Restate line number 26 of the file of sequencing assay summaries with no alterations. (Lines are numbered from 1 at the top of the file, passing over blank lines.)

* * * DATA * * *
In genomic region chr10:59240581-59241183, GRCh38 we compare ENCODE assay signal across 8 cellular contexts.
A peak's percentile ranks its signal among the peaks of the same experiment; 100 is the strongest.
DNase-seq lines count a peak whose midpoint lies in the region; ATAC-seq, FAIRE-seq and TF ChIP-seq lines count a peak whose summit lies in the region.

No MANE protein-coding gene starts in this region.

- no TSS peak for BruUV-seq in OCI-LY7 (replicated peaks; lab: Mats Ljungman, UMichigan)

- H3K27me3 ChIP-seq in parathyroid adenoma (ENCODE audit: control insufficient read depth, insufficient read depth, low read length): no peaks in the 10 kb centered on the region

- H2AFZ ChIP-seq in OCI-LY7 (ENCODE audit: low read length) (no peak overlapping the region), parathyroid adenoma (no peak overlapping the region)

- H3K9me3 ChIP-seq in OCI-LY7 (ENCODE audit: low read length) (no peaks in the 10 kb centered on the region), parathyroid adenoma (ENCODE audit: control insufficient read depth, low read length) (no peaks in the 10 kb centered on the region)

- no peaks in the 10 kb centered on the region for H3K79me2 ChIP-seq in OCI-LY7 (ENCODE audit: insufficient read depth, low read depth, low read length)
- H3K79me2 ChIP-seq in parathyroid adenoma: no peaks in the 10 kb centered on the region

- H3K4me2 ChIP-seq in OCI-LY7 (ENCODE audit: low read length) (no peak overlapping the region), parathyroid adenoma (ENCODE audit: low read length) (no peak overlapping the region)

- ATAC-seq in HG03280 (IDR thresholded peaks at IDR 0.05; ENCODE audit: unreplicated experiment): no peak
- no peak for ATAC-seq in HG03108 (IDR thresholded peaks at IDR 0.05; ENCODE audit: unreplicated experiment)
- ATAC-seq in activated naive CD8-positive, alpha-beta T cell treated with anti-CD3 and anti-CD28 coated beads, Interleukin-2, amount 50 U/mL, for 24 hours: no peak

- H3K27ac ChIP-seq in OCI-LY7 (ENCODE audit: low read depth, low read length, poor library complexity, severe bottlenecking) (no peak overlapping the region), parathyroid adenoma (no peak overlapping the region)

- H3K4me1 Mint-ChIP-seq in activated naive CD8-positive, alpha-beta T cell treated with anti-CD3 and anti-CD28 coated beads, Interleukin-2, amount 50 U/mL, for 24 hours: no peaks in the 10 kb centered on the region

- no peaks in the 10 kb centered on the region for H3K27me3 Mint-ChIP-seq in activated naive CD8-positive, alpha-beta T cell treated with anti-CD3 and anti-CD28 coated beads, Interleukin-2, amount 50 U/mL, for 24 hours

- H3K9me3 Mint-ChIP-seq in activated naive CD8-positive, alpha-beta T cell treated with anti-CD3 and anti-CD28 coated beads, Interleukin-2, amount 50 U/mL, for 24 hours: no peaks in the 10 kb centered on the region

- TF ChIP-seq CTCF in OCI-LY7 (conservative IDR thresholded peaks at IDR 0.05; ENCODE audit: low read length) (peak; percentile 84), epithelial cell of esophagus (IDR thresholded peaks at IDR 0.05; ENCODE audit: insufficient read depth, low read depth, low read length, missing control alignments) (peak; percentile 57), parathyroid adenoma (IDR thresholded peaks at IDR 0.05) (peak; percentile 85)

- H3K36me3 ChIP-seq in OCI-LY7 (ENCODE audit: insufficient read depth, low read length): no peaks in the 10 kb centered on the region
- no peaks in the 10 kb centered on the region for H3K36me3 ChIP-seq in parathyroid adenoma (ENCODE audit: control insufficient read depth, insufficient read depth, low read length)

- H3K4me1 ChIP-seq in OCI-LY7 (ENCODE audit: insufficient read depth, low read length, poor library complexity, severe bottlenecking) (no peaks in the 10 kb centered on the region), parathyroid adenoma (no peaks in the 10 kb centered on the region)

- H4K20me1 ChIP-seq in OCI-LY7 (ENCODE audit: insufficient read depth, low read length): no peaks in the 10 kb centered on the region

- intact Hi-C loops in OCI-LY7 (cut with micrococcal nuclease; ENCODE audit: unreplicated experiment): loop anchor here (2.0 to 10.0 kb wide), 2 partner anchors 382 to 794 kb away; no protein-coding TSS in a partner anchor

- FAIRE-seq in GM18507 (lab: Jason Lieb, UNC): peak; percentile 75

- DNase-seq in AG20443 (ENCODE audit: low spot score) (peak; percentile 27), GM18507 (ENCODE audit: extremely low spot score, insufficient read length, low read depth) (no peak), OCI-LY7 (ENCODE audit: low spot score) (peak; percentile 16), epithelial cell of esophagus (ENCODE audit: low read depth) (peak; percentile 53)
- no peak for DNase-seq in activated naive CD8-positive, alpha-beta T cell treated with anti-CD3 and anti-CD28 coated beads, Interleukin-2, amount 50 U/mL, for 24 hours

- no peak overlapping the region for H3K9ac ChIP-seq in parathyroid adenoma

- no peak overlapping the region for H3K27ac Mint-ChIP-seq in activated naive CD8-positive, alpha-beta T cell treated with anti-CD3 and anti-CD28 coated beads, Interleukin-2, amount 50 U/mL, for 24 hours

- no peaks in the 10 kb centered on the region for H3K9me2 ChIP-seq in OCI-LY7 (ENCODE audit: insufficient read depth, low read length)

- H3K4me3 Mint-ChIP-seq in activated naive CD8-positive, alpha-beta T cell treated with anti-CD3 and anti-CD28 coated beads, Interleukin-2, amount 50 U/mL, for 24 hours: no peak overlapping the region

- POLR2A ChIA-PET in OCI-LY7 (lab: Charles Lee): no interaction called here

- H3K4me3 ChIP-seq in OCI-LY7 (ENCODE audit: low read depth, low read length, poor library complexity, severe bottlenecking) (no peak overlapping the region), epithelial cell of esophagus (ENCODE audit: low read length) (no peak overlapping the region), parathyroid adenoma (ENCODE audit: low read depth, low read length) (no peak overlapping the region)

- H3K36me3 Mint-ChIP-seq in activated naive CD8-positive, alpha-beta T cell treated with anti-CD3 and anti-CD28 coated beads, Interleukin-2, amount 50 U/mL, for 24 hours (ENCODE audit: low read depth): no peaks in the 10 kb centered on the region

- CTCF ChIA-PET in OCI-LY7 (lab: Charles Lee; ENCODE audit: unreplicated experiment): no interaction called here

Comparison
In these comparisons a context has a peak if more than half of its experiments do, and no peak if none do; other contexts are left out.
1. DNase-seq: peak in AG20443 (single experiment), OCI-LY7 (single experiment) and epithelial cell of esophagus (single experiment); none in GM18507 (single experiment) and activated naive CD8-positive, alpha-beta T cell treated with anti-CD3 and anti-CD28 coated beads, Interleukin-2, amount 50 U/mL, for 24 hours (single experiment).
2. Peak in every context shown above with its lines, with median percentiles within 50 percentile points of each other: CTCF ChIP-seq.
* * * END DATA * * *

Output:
- DNase-seq in AG20443 (ENCODE audit: low spot score) (peak; percentile 27), GM18507 (ENCODE audit: extremely low spot score, insufficient read length, low read depth) (no peak), OCI-LY7 (ENCODE audit: low spot score) (peak; percentile 16), epithelial cell of esophagus (ENCODE audit: low read depth) (peak; percentile 53)